Plan Melbourne – Initiative 4.6.1 Planning for ”distinctiveness”

Plan Melbourne includes Direction 4.6 – Create More Great Public Places Throughout Melbourne.

“Metropolitan Melbourne is a mosaic of diverse natural landscapes and urban places. This variety gives rise to a range of locally distinctive settings, which need to be  reflected in the design of new developments. The Victoria Planning Provisions contain clauses to protect aspects of distinctiveness, but they do not specify what Melbourne’s distinctive aspects are or how they should influence new development. More guidance is provided at the local level by individual planning schemes. While local variations are essential to Melbourne’s identity, a metropolitan-wide policy is needed to clearly identify Melbourne’s distinctive and iconic elements. This policy will encourage the creation of memorable, well-designed places that build on our city’s legacy of distinctiveness and liveability in the short term.”

Plan Melbourne talks about the city’s status as a ‘sporting and cultural capital’. The outcome of the Plan in the short term is to update the State Planning Policy Framework to include explicit policy on Melbourne’s ”distinctiveness”. The Plan suggests everywhere can be made ”distinctive” if there are overarching protections that put an emphasis on place-making and creating a high standard of design quality for public spaces.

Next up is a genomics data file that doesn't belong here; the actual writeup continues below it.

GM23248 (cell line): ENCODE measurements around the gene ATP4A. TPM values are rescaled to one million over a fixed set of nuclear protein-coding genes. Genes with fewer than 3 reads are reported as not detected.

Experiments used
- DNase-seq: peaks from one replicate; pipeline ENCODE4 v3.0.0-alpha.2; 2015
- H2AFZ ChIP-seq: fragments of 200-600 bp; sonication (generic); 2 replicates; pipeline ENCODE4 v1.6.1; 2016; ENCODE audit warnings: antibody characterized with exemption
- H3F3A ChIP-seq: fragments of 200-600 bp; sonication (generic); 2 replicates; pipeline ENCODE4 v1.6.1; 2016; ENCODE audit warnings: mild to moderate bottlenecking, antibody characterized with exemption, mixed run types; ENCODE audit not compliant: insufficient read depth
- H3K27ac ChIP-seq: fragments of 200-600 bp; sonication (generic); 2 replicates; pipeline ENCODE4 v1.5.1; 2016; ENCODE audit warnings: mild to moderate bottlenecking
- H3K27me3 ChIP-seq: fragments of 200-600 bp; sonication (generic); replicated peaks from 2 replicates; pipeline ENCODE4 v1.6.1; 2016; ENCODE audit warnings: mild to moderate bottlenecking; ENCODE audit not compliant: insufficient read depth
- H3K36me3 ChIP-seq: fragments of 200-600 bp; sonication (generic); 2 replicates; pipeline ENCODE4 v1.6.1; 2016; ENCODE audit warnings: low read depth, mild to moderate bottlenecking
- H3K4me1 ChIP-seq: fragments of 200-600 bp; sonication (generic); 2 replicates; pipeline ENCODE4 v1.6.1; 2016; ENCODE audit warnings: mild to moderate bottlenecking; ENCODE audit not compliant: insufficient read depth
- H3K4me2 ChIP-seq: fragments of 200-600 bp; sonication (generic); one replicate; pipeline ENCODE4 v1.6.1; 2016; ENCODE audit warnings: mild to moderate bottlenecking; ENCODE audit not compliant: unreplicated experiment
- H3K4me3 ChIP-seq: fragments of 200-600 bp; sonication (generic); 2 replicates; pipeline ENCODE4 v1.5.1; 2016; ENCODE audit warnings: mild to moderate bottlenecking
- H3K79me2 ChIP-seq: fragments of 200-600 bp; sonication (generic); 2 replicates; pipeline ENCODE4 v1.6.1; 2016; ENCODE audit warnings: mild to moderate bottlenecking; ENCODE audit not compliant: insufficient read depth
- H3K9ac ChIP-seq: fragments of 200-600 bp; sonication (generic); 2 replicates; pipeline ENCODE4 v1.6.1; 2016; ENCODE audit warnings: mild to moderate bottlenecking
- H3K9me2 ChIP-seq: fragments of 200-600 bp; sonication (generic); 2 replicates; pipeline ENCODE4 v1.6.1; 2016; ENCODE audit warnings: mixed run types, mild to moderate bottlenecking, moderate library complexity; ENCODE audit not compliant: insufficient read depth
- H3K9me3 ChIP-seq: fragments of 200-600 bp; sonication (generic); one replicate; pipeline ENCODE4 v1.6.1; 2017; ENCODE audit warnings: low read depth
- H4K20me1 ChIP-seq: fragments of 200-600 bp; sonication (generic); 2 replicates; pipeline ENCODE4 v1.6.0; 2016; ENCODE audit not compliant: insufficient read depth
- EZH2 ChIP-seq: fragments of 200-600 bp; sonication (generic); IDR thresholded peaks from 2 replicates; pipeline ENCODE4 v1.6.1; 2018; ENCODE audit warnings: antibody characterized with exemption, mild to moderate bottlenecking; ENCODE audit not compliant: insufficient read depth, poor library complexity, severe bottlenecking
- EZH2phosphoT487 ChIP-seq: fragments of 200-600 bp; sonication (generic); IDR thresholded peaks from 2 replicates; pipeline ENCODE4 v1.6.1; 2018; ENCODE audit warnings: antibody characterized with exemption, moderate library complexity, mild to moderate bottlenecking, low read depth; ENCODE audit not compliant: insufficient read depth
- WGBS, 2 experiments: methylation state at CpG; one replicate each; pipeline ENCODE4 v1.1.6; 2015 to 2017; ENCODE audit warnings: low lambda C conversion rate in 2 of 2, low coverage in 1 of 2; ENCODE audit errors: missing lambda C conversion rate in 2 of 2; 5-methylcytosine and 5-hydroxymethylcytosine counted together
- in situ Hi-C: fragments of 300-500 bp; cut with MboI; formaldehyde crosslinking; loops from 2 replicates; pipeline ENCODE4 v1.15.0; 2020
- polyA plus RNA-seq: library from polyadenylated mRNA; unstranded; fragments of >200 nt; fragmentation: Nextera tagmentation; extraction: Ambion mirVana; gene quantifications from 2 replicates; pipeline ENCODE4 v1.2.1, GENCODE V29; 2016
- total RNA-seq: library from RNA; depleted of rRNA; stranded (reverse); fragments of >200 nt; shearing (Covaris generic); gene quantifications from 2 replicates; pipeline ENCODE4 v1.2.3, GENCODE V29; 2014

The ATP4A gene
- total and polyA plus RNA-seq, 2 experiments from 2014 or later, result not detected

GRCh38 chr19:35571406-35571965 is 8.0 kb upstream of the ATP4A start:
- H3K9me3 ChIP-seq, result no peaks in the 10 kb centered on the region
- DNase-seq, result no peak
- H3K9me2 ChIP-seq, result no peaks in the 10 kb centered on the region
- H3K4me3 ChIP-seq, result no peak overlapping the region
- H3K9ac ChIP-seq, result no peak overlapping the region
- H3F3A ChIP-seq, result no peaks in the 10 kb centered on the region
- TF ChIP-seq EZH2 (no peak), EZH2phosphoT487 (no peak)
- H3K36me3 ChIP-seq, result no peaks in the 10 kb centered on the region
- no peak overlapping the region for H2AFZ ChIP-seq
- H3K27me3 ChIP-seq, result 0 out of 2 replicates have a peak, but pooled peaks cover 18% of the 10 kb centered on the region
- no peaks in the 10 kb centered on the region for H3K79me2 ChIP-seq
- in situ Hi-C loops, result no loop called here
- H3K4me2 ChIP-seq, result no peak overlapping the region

We argue that Melbourne’s icons are well known, well understood, valued and protected. It is not so much the icons that make Melbourne distinctive, it is the spaces in-between. There has been a public anxiety that Melbourne lacks a Sydney Opera House. We have the Melbourne Exhibition Building, which is World Heritage listed just like the Opera House; we have the people’s ground, the MCG, and we have Flinders Street Station. But do those places – the big icons – really make Melbourne distinctive? No they do not. They help make Melbourne a bit different. What makes Melbourne distinctive is not the picture on the front of the postcard but rather what is written on the back. It is the acceptance, tolerance and encouragement of what is different, a counter-culture encouraged in our laneways, in the back-of-house spaces – the non-monumental public spaces, the ordinary and everyday, the opposite to grand but unimaginative statements, the opposite to open plazas (Fed Square), City Squares – which have a history of failure. The laneway culture contains threads of continuity to the past that is just as eloquent as the grand facades of Collins Street and the tree-lined boulevards.